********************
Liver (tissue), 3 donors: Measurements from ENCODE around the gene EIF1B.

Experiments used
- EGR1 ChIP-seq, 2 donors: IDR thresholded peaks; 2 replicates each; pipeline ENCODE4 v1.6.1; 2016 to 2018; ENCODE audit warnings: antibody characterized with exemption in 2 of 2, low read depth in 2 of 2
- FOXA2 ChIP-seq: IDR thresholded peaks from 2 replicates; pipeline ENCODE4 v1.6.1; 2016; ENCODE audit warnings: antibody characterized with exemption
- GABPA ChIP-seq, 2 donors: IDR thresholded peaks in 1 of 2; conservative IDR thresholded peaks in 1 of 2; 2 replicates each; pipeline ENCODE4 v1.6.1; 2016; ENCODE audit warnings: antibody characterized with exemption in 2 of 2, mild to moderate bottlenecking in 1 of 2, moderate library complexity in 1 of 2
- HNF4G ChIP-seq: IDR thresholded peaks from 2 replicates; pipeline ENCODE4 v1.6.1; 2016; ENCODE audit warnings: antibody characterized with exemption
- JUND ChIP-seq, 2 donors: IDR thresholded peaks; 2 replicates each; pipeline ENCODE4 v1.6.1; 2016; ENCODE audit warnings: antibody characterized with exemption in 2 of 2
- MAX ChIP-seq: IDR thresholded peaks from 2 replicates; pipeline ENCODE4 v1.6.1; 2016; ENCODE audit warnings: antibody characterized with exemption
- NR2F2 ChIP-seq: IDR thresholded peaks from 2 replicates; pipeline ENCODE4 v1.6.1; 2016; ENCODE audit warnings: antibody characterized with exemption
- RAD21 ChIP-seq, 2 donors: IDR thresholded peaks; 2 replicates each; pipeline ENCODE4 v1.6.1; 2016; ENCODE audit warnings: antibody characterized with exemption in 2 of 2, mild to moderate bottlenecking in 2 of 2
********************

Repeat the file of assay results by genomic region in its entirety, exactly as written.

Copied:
Liver (tissue), 3 donors: Measurements from ENCODE around the gene EIF1B.

Experiments used
- EGR1 ChIP-seq, 2 donors: IDR thresholded peaks; 2 replicates each; pipeline ENCODE4 v1.6.1; 2016 to 2018; ENCODE audit warnings: antibody characterized with exemption in 2 of 2, low read depth in 2 of 2
- FOXA2 ChIP-seq: IDR thresholded peaks from 2 replicates; pipeline ENCODE4 v1.6.1; 2016; ENCODE audit warnings: antibody characterized with exemption
- GABPA ChIP-seq, 2 donors: IDR thresholded peaks in 1 of 2; conservative IDR thresholded peaks in 1 of 2; 2 replicates each; pipeline ENCODE4 v1.6.1; 2016; ENCODE audit warnings: antibody characterized with exemption in 2 of 2, mild to moderate bottlenecking in 1 of 2, moderate library complexity in 1 of 2
- HNF4G ChIP-seq: IDR thresholded peaks from 2 replicates; pipeline ENCODE4 v1.6.1; 2016; ENCODE audit warnings: antibody characterized with exemption
- JUND ChIP-seq, 2 donors: IDR thresholded peaks; 2 replicates each; pipeline ENCODE4 v1.6.1; 2016; ENCODE audit warnings: antibody characterized with exemption in 2 of 2
- MAX ChIP-seq: IDR thresholded peaks from 2 replicates; pipeline ENCODE4 v1.6.1; 2016; ENCODE audit warnings: antibody characterized with exemption
- NR2F2 ChIP-seq: IDR thresholded peaks from 2 replicates; pipeline ENCODE4 v1.6.1; 2016; ENCODE audit warnings: antibody characterized with exemption
- RAD21 ChIP-seq, 2 donors: IDR thresholded peaks; 2 replicates each; pipeline ENCODE4 v1.6.1; 2016; ENCODE audit warnings: antibody characterized with exemption in 2 of 2, mild to moderate bottlenecking in 2 of 2